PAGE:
This story was originally published by High Country News and is reproduced here as part of the Climate Desk collaboration.
Sheridan Alford’s love of bird-watching stems from a simple fact: “Anybody can do it.” Old or young, through expensive binoculars or with the naked eye (or ear), in a bucolic park or from a city window, anyone can connect to the avian world around them. Alford, a graduate student in natural resources at the University of Georgia, in Athens, Georgia, studies African American participation in bird-watching, trying to understand why some black people engage in the activity and others don’t.
She’s also one of the cofounders of a social media push, #BlackBirdersWeek, which launched on May 31. The campaign was sparked by the viral video in which a white woman threatened a black birder in New York’s Central Park, announcing that she was calling the police “to tell them there’s an African American man threatening my life.”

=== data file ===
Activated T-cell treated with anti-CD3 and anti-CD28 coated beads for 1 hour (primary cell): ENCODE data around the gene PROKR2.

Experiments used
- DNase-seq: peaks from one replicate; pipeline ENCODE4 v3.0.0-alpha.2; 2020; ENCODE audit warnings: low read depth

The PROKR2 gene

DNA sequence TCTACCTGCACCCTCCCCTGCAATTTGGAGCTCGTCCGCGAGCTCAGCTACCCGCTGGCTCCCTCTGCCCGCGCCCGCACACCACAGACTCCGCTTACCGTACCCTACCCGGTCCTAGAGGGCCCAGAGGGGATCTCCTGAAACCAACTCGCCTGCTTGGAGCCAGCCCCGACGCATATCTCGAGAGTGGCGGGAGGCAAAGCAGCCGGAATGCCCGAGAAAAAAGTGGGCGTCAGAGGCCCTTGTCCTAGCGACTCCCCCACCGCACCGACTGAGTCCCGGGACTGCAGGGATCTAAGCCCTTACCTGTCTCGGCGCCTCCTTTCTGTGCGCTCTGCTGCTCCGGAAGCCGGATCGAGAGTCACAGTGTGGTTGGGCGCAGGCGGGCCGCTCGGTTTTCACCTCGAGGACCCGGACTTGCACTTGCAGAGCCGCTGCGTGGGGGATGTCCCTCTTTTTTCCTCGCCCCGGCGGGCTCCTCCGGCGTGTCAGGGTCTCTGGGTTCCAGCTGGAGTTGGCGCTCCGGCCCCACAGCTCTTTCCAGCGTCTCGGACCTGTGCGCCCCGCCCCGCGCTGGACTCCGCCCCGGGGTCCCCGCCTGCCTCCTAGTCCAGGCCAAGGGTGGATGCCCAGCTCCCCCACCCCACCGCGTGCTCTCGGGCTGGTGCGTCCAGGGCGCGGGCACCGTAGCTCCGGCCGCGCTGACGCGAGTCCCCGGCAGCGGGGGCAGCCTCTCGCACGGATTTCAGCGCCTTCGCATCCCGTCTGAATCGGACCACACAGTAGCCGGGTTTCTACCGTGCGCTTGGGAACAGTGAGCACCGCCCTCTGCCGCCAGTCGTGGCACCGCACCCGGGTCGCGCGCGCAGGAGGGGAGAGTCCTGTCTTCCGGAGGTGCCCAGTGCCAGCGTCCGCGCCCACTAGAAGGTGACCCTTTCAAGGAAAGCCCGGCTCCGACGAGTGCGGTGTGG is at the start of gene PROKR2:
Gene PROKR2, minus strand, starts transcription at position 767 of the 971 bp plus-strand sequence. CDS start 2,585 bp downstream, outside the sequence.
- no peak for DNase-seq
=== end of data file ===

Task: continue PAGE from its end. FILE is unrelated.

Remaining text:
“I think a lot of us identified with that scenario,” Alford said in a recent interview. In response, she and other members of a grassroots group, @BlackAFinSTEM, who work in science or related fields, decided to organize a wee... Read more